Institutions and Corporate Control

In the third part of the article, we examine the correlation between corporate control and the institutional features that legal origin theories emphasize. While these correlations do not identify causal effects, they allow examining the potential role of investor protection, court efficiency, red tape, and labor market regulation on corporate control in a simple unified framework. Figure 4 gives a summary of the correlational analysis. The graph plots the univariate correlation between corporate control and institutional proxies of investor protection, courts quality, entry, and labor market regulation. The dots show the point estimate (bold red dots denoting statistically significant correlation) and the horizontal lines show 95% confidence intervals (based on clustered at the country standard errors).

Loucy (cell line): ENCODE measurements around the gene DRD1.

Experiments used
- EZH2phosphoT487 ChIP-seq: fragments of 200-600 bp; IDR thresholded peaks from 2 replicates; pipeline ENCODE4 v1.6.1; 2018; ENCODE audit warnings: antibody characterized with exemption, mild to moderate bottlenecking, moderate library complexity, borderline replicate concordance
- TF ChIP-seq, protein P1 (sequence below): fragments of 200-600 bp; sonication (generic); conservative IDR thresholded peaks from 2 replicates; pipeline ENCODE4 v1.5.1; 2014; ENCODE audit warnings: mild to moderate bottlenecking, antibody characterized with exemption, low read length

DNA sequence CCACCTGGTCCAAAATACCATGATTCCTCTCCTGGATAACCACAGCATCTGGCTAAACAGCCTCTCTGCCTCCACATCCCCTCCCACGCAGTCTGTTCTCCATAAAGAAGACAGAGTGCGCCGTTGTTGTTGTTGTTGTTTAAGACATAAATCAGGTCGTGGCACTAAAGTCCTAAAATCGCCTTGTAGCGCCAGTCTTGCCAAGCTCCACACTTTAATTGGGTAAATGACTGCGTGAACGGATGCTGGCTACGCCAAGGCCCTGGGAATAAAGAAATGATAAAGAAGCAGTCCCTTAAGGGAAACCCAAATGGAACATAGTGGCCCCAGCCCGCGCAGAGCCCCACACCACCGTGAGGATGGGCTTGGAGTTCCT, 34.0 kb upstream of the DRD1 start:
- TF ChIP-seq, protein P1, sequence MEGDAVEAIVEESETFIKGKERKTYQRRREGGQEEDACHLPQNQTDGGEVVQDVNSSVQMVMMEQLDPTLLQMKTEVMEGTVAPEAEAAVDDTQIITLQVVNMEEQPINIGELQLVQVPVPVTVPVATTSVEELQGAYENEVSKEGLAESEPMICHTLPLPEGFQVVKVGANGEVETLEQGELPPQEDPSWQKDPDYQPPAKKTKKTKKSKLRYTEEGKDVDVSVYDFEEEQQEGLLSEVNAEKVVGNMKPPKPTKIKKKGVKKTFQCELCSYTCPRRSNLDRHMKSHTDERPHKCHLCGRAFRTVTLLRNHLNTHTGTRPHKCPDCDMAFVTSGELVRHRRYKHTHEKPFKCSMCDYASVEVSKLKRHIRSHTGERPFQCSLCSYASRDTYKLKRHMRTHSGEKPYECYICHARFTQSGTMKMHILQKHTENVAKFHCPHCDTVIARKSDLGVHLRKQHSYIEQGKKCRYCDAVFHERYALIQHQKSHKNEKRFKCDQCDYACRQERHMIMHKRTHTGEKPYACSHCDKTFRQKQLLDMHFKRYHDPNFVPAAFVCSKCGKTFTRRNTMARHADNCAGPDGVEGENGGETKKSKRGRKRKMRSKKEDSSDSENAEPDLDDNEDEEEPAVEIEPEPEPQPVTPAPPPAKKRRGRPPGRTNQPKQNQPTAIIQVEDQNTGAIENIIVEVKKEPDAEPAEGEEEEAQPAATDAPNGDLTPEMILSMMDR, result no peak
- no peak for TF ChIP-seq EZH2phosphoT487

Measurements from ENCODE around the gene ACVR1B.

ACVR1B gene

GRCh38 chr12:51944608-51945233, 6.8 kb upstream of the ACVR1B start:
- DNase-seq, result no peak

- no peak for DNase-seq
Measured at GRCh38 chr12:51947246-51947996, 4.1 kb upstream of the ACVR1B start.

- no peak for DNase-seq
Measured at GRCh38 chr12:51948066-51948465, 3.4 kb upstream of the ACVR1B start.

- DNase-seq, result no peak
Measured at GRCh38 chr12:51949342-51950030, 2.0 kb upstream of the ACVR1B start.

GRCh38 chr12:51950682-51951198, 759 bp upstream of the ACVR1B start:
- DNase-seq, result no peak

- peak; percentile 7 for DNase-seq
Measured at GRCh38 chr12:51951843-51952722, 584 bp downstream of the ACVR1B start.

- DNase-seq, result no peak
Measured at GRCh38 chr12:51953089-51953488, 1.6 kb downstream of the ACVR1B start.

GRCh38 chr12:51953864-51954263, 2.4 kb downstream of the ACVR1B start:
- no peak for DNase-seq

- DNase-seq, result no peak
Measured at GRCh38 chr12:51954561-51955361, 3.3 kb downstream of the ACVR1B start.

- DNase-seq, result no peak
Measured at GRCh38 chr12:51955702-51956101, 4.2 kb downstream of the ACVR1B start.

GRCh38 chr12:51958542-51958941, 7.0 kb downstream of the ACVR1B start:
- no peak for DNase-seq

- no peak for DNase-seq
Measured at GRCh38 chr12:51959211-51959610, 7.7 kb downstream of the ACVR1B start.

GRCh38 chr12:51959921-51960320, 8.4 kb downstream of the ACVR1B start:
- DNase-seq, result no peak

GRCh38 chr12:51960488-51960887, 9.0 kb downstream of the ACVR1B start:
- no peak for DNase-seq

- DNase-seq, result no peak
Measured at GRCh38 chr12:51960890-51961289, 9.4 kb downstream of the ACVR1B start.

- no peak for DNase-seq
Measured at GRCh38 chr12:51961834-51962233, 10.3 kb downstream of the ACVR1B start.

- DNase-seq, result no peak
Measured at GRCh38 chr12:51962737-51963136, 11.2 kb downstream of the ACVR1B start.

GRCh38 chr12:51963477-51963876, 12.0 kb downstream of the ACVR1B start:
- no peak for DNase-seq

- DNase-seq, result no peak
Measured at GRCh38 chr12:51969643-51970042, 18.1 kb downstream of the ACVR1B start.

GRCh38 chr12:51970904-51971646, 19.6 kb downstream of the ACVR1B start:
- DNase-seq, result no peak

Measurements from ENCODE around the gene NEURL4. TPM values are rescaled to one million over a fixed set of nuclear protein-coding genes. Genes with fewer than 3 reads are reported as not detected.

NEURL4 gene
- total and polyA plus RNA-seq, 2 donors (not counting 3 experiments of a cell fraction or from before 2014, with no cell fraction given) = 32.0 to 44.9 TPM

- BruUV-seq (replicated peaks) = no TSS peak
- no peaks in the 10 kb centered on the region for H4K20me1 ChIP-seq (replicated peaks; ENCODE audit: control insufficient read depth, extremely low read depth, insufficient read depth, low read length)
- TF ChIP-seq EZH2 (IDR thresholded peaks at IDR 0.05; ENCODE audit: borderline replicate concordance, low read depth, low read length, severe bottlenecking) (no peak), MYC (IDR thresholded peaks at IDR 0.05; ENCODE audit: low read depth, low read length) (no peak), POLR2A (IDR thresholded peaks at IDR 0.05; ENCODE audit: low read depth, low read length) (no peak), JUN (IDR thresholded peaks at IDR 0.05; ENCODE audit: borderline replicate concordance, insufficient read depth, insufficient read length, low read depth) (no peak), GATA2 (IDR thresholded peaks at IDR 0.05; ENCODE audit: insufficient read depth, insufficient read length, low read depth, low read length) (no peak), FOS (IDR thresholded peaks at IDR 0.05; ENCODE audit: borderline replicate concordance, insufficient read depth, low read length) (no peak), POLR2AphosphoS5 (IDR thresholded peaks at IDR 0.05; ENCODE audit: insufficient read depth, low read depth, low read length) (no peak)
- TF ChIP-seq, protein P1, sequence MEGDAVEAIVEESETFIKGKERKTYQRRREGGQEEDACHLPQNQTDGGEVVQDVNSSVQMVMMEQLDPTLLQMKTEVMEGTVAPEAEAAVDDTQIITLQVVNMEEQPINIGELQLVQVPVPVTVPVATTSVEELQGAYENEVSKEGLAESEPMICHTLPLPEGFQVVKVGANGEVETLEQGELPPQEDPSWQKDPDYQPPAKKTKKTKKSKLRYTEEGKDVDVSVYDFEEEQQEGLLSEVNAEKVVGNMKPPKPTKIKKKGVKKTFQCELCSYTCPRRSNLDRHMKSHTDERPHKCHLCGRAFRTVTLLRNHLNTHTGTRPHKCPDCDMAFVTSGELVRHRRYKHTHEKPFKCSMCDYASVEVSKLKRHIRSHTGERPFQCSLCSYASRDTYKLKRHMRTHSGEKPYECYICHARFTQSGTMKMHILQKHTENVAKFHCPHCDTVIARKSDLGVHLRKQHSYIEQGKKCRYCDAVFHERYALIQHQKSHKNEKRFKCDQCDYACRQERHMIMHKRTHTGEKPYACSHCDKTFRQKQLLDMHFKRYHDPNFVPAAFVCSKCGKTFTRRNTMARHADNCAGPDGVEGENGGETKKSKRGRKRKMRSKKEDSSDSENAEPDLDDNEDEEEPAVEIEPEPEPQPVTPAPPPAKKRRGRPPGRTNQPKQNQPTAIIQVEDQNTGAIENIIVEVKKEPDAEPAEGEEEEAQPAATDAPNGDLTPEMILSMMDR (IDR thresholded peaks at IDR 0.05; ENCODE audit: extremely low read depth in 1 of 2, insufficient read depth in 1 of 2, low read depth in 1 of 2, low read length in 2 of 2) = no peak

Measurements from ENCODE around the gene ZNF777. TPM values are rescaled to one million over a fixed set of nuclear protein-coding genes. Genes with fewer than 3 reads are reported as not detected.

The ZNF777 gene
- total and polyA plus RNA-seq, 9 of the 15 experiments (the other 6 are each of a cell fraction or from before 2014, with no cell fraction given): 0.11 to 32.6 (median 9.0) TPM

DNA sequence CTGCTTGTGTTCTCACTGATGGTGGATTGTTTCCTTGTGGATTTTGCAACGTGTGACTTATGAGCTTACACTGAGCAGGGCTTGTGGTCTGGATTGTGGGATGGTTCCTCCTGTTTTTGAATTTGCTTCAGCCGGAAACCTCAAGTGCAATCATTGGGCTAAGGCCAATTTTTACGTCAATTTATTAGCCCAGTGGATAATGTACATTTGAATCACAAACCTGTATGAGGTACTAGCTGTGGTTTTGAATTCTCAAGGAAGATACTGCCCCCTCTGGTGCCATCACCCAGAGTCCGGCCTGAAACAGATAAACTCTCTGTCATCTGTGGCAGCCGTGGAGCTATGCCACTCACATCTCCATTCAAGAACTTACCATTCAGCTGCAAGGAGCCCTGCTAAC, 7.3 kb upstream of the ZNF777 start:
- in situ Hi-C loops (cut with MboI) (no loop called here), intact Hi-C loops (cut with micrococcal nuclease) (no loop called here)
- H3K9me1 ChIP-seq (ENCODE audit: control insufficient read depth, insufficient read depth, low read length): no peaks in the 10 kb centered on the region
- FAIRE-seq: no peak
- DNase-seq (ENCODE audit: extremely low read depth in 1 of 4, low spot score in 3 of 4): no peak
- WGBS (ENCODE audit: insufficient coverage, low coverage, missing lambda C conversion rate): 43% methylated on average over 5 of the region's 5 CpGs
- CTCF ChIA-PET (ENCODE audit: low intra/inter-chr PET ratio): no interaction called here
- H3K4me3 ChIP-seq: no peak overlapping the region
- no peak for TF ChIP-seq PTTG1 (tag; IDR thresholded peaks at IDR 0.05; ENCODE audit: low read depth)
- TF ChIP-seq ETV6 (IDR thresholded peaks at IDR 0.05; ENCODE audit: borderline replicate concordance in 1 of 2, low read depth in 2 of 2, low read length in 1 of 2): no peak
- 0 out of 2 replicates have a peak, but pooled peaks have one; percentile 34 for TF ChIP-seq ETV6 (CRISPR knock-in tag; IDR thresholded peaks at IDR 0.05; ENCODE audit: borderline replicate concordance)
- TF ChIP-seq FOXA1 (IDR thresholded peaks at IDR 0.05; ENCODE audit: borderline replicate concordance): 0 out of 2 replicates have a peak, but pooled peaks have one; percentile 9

The key takeaways are:

  1. Corporate law provisions allowing legal action against managers who abuse their position, are systematically linked to disperse ownership. This result is consistent with the core idea of the law and finance literature that corporate control substitutes for weak shareholder protection (La Porta et al., 1997, 1999).
  2. The correlation between control and creditor rights is small and statistically insignificant. This result reaffirms the finding of La Porta et al. (1999) that shareholders’ rather than creditors’ rights matter for corporate control.
  3. Legal formalism, as reflected by various measures of the time needed to resolve disputes via courts, is weakly related to corporate control and ownership concentration.
  4. Corporate control and ownership concentration are not much related to entry barriers and red tape.